A surprising detour
For centuries, France had a king and thousands of titled aristocrats – that’s not surprising news. What might be surprising, though, is how often the vestiges of that old royal system still pop up in travels around the country today.
That struck me particularly last summer as I drove north from Brive-la-Gaillarde when I saw a sign pointing off to Arnac-Pompadour and “l’haras national de France”. I love horses, so I knew what the word meant – a haras is a stud farm. But really, a national stud farm? Where else but in France would you find such an unusual institution?
That got the best of my curiosity, so I took a serendipitous detour from my intended destination and headed up the road to Arnac-Pompadour – and I’m absolutely glad I did! The story behind “l’haras national” turns out to be tied to some of the most well-known characters in the history of French kings, and the town itself makes a perfect day trip for anyone interested in fine chateaux, fine horses, and historical intrigues. (And, as I learned later, this is only one of 20 such places spread around France – including one near Aurillac in the Auvergne!)
A history of powerful families
I’m always interested to find places far from Paris that nevertheless were once centers of great power and influence. That’s certainly the story of Arnac-Pompadour. Gui “the Black “of Latours , one of the earliest Viscounts in the Limousin region, built a fortress here in 1026 because he was constantly at war with his neighbor, the Viscount of Segur. Just over 150 years later (in 1182), England’s Richard the Lionheart* attacked here (before he became King) as part of his campaign against the supporters of France’s King Phillip II.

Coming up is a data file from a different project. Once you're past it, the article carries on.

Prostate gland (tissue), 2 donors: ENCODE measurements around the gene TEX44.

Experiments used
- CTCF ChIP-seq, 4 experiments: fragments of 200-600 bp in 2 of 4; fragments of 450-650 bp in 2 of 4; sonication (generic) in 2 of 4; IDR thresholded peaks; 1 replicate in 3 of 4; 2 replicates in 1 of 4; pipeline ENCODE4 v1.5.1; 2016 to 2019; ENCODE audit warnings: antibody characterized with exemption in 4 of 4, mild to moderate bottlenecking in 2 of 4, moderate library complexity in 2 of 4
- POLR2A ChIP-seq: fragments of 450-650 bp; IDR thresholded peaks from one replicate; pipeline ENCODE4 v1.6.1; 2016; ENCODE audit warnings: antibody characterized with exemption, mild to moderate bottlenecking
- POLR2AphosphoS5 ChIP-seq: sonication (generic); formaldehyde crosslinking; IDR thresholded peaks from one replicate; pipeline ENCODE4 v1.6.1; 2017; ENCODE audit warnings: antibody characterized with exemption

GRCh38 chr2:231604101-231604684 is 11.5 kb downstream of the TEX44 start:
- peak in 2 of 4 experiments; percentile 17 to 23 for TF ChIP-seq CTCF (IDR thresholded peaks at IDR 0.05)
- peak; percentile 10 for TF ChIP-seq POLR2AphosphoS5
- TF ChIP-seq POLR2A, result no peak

*I know – King Richard I was in most ways more French than English; he lived in Aquitaine most of his life and probably spoke French most of the time…but he did hold the English crown!
In the 14th century, a local family calling themselves “Hélie de Pompadour” rose to power in this corner of France, and they made the most of their opportunity. They are the ones who started building the core of the great castle at the edge of Arnac-Pompadour, and they held on to see their status elevated first to Viscount, then to Marquis. When the Wars of Religion swept across France in the 16th century, the Hélie added the massive walled defenses you can still see here today.
But the historical interest in Arnac-Pompadour – and the story behind the National Stud Farm – really began to accelerate in the 18th century, when the Hélie family finally died out. The Prince of Conti and a local Viscount got into a prolonged legal dispute over who should get control of the estate, until King Louis XV stepped in in 1745 with a solution of his own: he gave the castle and its dependencies to his mistress and made her the new “Marquise de Pompadour.”
Madame de Pompadour
Her real name was Jeanne Antoinette Poisson. Legend says that she had been trying to get an introduction to the King for a while when, in 1744, she followed the royal hunting party into the forest and drove her pink carriage directly across his path (she was dressed in blue), then came back in a blue carriage (and a pink dress) to cross in front of him again. It apparently worked; although Louis XV already had a mistress, when she died later that year he invited Jeanne Antoinette to Versailles… and the rest, as they so often say, is history.
Once the formalities were out of the way – she moved into an apartment near the King’s and formally separated from her husband – Louis XV granted her the title of Marquise de Pompadour. She exercised an enormous amount of influence in the French court – controlling the King’s calendar, nominating or validating candidates for high offices, offering her opinions on matters both foreign and domestic. And even though her sexual relationship with the King apparently ended in 1750 (she had a long history of health problems), she remained his close friend and counsellor until she died in 1764 at the age of 42.